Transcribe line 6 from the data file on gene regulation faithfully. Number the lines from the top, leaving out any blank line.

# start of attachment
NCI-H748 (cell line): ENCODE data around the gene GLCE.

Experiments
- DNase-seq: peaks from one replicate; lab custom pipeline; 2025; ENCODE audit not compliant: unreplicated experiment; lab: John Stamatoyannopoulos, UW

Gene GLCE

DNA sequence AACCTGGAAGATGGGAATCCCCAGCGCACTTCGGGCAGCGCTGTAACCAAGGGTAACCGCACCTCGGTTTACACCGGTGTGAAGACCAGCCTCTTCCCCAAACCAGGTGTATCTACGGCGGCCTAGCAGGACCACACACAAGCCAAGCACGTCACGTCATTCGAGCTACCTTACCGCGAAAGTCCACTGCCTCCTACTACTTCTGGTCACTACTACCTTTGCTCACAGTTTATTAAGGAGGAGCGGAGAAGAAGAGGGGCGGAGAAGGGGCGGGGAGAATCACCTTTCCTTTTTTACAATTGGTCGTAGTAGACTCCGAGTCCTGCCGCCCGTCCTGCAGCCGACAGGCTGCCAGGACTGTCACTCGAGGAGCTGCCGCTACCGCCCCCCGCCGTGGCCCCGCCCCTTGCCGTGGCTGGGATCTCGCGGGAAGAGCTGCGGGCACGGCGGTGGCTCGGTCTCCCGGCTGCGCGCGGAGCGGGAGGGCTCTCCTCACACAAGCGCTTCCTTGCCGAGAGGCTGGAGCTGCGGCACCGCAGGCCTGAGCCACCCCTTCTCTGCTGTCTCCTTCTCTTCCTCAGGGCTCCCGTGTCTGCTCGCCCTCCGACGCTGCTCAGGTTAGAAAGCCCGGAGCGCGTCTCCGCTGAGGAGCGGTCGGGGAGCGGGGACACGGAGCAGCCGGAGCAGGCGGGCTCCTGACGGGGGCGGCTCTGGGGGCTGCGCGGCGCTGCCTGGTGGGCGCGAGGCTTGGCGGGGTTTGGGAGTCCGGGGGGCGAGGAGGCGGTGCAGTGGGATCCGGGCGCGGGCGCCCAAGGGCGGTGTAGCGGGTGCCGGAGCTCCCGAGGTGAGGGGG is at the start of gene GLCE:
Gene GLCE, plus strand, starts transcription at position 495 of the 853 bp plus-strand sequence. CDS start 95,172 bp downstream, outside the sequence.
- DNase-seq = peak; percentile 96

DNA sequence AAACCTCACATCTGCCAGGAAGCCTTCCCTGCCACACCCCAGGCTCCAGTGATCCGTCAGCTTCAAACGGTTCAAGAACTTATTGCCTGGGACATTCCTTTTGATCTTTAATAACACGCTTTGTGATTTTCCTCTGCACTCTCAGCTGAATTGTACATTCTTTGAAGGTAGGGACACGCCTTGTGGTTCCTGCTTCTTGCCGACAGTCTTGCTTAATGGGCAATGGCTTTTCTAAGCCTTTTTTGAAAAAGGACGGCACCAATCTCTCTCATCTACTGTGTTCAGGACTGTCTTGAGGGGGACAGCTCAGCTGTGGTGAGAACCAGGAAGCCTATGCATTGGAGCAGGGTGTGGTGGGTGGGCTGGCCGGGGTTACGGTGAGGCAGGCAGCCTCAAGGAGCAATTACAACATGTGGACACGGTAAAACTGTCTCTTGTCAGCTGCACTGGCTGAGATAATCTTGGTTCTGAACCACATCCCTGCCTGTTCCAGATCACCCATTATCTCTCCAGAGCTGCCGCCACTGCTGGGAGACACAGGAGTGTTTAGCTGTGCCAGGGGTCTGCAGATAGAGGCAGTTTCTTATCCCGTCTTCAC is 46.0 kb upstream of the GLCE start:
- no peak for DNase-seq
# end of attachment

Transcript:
Gene GLCE, plus strand, starts transcription at position 495 of the 853 bp plus-strand sequence. CDS start 95,172 bp downstream, outside the sequence.